What is Grief?
What is grief exactly?
The Oxford Dictionary defines it as:
“Deep sorrow, especially when caused by someone’s death.”
Grief is a natural response to loss when one feels the emotional suffering from the absence of a person or thing. It can be a reaction to any loss. The grief associated with death is familiar to most people, but we grieve from a variety of losses throughout our lives, such as unemployment, ill health or the end of a relationship.
For example, a loss can be either physical or abstract, the physical loss is related to something that we can touch or measure, such as losing a spouse through death, while other types of loss are abstract, and relate to aspects of a person’s social interactions such as the loss of a job.
We grieve when we have lost someone whom we have loved deeply or with whom a strong bond was formed. Another term we use is bereavement. According to Merriam-Webster dictionary:
“The state or fact of being bereaved or deprived of something or someone : the state or fact of being bereaved; especially : the loss of a loved one by death.”
While the terms are often used interchangeably, bereavement refers to the state of loss, and grief is the reaction to loss.
So who in life has not experienced some type of grief? I certainly have and you probably have too since you are reading this.
My most tragic encounter was the suicide of my former husband in 2005.
I fell into a state of shock and thought I would never recover. If you have felt the same don’t worry. It is normal; it is grief.
A loss from suicidal death can cause complicated grief for many. It is prolonged and the person doesn’t see any possibility of happiness in their future.
In addition suicide survivors must deal with the stigma associated with suicide. There are many people who believe that those who take their own life have committed a cardinal sin and will never be reconciled to God. I struggled with that idea and had to re-evaluate my own religious beliefs. I no longer believe that today! My God is one who loves Steve and all those who have died by suicide just as he loves the rest of us! I don’t believe in a punishing God.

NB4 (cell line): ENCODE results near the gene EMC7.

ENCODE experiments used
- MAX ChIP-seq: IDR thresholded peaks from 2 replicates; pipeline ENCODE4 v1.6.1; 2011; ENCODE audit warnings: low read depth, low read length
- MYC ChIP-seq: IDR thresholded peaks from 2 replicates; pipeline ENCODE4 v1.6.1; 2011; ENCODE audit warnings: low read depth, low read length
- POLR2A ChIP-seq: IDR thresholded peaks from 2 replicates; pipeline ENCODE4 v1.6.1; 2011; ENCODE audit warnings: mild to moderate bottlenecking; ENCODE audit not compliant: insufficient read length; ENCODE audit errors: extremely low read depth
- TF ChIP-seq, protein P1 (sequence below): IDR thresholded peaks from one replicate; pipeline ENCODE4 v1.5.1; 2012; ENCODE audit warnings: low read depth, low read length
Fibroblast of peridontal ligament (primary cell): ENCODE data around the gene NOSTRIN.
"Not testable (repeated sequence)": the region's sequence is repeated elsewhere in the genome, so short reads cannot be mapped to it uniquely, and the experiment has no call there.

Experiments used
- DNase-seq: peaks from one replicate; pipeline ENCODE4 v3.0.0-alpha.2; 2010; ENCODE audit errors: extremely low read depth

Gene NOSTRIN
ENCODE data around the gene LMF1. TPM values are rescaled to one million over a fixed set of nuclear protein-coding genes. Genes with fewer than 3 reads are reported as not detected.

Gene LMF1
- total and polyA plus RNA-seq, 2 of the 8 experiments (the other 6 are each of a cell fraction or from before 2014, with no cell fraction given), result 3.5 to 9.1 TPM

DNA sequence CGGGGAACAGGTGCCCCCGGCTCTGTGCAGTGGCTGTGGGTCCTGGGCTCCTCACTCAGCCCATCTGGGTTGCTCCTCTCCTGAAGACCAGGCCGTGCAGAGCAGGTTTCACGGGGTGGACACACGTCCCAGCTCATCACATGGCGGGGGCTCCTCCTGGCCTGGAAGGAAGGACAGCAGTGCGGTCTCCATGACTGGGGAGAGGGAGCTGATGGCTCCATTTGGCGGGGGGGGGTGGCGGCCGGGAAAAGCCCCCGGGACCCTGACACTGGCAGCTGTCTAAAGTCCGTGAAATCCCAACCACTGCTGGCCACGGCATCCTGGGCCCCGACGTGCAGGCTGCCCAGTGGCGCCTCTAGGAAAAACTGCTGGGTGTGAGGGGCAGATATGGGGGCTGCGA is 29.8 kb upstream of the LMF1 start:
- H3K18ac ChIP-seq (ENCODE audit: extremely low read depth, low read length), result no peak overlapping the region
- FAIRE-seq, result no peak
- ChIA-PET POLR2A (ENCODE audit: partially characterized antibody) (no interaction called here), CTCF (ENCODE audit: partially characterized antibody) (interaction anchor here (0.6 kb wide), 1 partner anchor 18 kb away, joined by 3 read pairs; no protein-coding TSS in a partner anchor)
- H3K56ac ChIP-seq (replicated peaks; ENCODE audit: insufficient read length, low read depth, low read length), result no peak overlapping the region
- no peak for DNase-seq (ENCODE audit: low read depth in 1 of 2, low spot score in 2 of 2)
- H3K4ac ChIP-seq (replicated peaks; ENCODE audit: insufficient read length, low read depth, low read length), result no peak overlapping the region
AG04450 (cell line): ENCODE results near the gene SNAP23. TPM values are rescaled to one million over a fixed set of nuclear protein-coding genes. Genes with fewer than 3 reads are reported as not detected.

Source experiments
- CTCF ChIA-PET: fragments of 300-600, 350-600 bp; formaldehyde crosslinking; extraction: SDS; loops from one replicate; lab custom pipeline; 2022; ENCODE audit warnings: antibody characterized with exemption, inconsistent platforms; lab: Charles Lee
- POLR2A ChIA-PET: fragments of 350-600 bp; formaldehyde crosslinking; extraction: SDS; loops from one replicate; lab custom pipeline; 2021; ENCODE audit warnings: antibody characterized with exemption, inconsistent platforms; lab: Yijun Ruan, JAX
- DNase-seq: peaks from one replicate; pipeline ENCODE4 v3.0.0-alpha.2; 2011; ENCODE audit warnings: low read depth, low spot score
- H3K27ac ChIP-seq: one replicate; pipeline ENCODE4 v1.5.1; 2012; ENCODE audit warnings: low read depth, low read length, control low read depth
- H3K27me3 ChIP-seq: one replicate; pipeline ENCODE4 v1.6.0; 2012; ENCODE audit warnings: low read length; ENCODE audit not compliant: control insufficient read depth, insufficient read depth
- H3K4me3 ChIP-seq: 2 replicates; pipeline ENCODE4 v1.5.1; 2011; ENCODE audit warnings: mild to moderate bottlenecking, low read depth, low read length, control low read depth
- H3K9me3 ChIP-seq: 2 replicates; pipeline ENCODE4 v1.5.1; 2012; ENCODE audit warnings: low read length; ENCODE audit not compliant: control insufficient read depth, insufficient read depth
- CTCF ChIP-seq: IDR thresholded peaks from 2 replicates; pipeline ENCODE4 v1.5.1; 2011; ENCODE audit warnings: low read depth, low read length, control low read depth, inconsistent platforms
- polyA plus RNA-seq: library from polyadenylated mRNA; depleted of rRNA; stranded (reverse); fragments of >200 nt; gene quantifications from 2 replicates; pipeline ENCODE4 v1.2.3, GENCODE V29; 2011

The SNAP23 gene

Steve’s death by suicide made me fear what others thought about me. If Steve died from an illness or accident, I don’t believe I would have those same feelings. Did others think I was a bad wife or we had a bad marriage? Have you had similar thoughts?
What does Grief do to you?
It can make you think that you are crazy. My mind didn’t think the way it once did. As a systems analyst my job was highly analytic and I needed a clear mind to function properly. The trauma of finding Steve dead constantly preoccupied me, therefore I was in no condition to return to work for several months.
Grief can make you lose all hope in yourself and humanity.
You may become distrustful. I had faith in Steve and believed that he would never do anything to harm himself. I believed he loved me and would always protect me. After he died how could I trust anyone?
You may think that your life isn’t worth living. I wanted to end my torment and join Steve and contemplated ending my life. This was not because I was suicidal or mentally ill, it was because I suffered from complicated grief. Thankfully, I realized I needed help and set out to get it.
I didn’t let grief win. Instead I allowed myself to grieve. I learned how to understand my thoughts and feelings and I let grief become my greatest teacher.
My journey has transformed me in ways I never imagined and because of it I have a chance to help others.
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P.S. I know some of you reading this have gone through your healing journey and feel that you are in a position to help others but don’t know where to start. You are in the right place here at the Grief Healing LLC where you can be trained to become a certified grief healing coach.
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Take my hand. Walk with me. I am here to help. Do not deny me -- I am grief. (Robin Chodak) #recovery #loss Click To Tweet